Led by Michele Tagliati, MD, director of Cedars-Sinai Medical Center's Movement Disorders Program, the study identified variables that affect impedance - resistance in circuits that affect intensity and wavelength of electrical current.
Doctors who specialize in programming DBS devices fine-tune voltage, frequency and other parameters for each patient; deviations from these settings may have the potential to alter patient outcomes.
"Deep brain stimulation devices are currently designed to deliver constant, steady voltage, and we believe consistency and reliability are critical in providing therapeutic stimulation.
But we found that we cannot take impedance stability for granted over the long term," said Tagliati
, the senior author of a journal article that reveals the study's findings.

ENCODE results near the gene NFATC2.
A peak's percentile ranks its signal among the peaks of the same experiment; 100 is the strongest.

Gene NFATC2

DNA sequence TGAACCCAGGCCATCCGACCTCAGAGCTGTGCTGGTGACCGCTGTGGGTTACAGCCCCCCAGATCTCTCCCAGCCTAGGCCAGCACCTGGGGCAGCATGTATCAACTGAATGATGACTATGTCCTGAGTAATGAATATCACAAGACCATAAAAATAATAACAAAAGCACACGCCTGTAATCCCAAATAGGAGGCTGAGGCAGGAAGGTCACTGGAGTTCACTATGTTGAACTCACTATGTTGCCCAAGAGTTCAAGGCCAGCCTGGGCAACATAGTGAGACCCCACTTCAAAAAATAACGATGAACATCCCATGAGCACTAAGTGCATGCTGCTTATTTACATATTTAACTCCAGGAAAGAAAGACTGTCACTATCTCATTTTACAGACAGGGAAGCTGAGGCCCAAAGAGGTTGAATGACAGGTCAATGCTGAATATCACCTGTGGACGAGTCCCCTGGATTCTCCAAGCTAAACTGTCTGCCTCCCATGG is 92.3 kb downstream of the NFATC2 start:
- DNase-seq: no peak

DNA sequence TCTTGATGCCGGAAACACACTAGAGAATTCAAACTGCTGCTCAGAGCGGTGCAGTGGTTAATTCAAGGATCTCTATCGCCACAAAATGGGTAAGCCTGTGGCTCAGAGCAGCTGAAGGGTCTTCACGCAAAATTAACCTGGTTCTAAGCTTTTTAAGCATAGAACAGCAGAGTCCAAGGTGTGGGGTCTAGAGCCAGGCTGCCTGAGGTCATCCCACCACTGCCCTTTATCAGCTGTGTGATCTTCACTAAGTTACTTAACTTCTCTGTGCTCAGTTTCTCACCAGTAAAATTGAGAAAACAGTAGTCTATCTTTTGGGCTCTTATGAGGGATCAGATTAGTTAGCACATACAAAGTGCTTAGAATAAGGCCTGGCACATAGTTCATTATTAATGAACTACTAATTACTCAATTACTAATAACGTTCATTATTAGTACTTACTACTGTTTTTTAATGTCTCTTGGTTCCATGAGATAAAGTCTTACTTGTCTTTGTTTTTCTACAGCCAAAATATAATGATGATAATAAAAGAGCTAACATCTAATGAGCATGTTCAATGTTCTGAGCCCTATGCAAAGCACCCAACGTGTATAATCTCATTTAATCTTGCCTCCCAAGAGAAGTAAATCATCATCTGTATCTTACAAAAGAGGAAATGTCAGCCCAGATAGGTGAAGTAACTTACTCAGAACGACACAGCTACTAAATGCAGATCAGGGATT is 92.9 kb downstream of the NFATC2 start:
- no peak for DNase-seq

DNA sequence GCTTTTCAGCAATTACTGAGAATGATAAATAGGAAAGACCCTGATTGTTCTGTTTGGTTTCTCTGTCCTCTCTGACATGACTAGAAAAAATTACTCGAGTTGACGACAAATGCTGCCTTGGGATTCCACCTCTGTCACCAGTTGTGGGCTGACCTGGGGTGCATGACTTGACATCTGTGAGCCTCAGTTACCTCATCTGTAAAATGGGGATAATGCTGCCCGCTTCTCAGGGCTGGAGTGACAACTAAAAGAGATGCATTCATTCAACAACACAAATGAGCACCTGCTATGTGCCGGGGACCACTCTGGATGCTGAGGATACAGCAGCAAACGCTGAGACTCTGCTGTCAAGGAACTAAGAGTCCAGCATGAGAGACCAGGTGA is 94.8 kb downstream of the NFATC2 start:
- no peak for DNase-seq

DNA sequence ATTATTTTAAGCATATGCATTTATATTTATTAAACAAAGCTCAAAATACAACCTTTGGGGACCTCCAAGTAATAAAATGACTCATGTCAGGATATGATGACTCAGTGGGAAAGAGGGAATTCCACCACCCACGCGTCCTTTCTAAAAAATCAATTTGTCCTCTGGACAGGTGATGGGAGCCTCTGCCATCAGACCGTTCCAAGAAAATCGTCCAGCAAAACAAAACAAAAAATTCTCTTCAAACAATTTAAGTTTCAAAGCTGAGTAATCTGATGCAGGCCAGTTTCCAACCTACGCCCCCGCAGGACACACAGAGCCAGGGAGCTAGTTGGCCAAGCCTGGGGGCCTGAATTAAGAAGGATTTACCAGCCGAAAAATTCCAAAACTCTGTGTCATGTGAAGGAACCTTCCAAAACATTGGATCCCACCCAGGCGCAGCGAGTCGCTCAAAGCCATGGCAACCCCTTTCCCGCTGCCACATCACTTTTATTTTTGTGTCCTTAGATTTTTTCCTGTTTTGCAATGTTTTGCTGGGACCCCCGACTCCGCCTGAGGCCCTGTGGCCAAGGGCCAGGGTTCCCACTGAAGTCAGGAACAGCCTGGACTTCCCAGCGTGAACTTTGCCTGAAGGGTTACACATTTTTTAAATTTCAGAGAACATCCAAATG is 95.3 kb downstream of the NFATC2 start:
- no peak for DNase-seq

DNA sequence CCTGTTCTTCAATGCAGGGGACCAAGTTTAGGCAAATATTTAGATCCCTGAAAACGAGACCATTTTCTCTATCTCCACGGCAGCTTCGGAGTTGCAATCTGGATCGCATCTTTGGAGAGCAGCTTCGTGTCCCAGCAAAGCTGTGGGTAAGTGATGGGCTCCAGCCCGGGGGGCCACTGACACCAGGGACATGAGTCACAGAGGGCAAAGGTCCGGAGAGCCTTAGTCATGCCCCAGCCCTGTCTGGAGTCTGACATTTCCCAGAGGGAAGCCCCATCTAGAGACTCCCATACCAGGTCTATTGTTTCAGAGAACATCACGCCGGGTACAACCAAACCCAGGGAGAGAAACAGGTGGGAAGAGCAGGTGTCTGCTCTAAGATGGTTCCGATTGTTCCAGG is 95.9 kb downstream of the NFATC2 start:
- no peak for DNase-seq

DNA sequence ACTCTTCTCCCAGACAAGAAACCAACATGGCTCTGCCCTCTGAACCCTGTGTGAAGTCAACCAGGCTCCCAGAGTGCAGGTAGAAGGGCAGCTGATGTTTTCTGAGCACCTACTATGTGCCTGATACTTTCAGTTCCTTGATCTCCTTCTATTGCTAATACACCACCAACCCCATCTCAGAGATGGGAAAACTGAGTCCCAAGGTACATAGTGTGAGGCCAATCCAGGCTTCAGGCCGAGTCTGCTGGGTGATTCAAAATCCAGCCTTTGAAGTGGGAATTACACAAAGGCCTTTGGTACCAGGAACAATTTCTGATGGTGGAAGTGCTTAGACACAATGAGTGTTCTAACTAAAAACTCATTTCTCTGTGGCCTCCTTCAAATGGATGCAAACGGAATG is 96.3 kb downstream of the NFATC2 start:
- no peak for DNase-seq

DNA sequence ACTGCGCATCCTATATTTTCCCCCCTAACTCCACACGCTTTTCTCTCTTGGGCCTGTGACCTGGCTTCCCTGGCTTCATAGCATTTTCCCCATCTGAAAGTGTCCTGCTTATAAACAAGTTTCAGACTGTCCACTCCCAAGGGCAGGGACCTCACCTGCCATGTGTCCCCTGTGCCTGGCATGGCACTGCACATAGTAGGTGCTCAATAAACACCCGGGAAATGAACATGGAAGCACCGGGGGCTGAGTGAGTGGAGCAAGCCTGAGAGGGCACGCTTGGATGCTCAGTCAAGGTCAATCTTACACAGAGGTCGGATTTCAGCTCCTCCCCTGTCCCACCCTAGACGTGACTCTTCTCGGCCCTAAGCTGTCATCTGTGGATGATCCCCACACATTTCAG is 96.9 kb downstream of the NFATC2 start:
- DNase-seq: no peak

"Doctors with experience in DBS management can easily make adjustments to compensate for these fluctuations, and future devices may do so automatically," he
Tagliati, an expert in device programming, has received speaker honoraria from Medtronic Inc. and consultation fees from St. Jude Medical Inc. (formerly Advanced Neuromodulation Systems), Boston Scientific, AbbVie Inc., Allergan and Impax Laboratories Inc., unrelated to this study.